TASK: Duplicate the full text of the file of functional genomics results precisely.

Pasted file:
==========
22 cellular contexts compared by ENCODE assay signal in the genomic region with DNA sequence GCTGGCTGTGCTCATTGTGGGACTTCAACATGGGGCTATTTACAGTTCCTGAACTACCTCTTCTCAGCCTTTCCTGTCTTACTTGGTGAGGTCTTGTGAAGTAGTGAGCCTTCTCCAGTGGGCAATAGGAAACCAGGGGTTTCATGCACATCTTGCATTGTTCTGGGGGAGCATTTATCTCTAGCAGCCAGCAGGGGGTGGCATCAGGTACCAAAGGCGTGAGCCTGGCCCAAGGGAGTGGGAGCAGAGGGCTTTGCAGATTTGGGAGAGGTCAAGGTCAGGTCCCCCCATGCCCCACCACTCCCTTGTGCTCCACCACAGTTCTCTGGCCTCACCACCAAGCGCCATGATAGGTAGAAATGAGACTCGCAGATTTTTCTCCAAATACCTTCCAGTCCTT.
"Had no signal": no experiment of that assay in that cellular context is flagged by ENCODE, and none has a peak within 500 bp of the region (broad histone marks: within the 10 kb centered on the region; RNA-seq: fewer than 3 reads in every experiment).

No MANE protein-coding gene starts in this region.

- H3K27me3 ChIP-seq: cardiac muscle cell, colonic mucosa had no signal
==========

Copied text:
22 cellular contexts compared by ENCODE assay signal in the genomic region with DNA sequence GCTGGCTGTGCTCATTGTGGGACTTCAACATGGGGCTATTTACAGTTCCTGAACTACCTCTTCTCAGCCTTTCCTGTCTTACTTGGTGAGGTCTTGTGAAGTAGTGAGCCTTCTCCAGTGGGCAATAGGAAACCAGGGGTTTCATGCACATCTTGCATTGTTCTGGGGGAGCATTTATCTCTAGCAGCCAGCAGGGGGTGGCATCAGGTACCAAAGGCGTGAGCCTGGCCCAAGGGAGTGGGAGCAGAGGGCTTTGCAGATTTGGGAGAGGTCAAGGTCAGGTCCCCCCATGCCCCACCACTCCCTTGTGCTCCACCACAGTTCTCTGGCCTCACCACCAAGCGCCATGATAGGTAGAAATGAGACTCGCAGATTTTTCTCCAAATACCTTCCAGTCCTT.
"Had no signal": no experiment of that assay in that cellular context is flagged by ENCODE, and none has a peak within 500 bp of the region (broad histone marks: within the 10 kb centered on the region; RNA-seq: fewer than 3 reads in every experiment).

No MANE protein-coding gene starts in this region.

- H3K27me3 ChIP-seq: cardiac muscle cell, colonic mucosa had no signal